Fine delicate porcelain clay, form that draws your eye around and a further sense of mischief can be seen as I explore the many ways in which the “handles” can reinforce the linear rhythm of the form or subvert its practicality, along with the interface that my work has with found objects.

In the past two years I have begun developing a new visual language that investigates themes of cross-cultural pollination by combining handmade ceramic elements with acquired metal, glass or plastic forms. The resulting work seeks to achieve visual harmony and balance between the old and the new.

I feel very much rooted in ceramic history and I am very devoted to and dependent on my material and love the physical part of the whole process with clay and firing.

Through my years with clay I have work in a language inspirited by architectural forms,

I have gained endless amount of inspiration on travel the simplicity of other cultures’ art forms and yet its complexity.

The beauty and simplicity draws you in with ancient forms.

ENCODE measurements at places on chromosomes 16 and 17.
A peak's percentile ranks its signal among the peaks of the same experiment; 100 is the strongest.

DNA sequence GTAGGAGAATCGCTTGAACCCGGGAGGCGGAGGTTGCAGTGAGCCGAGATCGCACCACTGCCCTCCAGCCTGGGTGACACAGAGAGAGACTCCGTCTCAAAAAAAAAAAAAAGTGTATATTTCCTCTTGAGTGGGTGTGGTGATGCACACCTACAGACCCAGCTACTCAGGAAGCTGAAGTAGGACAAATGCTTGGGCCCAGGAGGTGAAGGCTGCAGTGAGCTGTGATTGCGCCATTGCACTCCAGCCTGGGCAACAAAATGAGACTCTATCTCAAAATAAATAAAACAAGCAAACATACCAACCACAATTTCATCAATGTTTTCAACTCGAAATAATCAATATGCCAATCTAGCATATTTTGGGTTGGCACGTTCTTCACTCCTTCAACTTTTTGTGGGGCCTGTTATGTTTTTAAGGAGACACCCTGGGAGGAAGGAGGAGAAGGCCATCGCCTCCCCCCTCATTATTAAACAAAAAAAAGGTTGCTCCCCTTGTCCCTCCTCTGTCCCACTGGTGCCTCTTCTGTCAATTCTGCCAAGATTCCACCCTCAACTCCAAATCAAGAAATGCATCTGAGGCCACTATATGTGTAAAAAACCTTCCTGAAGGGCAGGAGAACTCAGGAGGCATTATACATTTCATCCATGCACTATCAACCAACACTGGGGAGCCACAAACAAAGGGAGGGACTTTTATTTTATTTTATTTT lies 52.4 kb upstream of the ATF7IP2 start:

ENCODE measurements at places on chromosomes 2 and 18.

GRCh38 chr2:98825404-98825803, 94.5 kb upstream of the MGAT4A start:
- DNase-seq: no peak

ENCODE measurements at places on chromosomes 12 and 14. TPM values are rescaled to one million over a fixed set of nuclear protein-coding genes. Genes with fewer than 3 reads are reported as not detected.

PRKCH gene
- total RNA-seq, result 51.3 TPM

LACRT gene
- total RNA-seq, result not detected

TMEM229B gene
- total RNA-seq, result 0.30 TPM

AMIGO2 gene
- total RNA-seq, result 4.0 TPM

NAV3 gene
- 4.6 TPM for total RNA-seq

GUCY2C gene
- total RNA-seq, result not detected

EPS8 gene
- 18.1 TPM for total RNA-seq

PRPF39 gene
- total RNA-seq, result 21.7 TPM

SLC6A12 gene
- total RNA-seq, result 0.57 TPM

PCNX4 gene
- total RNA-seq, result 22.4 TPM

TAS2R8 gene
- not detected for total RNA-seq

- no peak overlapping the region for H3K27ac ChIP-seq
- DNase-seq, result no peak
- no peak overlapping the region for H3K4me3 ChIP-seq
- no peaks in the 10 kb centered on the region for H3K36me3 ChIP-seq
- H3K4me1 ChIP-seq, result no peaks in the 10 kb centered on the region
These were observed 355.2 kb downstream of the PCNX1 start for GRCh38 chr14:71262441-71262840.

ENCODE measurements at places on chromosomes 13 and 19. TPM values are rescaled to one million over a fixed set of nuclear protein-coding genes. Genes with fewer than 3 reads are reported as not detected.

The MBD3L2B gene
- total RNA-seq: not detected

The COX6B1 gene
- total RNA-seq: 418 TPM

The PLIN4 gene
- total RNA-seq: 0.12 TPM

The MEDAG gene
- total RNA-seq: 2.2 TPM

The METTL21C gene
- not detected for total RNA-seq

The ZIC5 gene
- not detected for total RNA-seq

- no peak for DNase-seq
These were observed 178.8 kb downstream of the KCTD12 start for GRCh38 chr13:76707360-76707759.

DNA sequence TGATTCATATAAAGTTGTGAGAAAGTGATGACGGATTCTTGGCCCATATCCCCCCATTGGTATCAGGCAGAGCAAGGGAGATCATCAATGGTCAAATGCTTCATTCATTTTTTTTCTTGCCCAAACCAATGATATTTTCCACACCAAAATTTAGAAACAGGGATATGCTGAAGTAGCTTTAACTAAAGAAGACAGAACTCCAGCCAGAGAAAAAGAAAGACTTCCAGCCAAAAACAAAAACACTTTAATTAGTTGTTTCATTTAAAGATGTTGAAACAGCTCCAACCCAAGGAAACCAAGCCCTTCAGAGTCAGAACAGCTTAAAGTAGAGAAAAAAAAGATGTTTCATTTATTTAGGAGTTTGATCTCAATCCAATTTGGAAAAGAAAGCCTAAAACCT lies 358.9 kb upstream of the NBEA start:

Sarit Cohen is a graduate of the Australian National University - School of Art, as a Ceramics Major, mentored by Alan Watt & Heroe Swen. Following her graduation she completed a Diploma in Education at the University of Canberra, which enabled her to practice as a teacher. During this period she received the Doug Alexander Memorial Award for Decorative Surface with the Canberra Potters Society. 

Sarit Cohen has completed residencies in Europe and In China; Skaelskor in Denmark, several years later in Switzerland and in 2009 Jingdezhen China. These opportunities have significantly contributed to her work in the areas of porcelain casting & porcelain manipulation. In 2007 received a major equipment grant from the ACT Arts Council to carry on with these experiments and in 2009 traveling grant to do a residency in China. 

Sarit has contributed to numerous group & survey shows over the last 20 years, notably the USA, Denmark, Kecskemet, Hungary, Israel & Australia. Her works are in public & private collections in these countries. 

Sarit’s work bares the influence of her childhood spent in Israel of Indian & Turkish parents. Her memories of the desert, its surfaces & dry atmosphere are constantly evidenced in her objects. This, together with an increasing curiosity about her Indian background, forms the basis of her research.  Although she has lived in Australia for more than 30 years, the conflict in the Middle East has been with her constantly & continues to emerge in her work by embracing iconography, design & stories from other cultures in the region.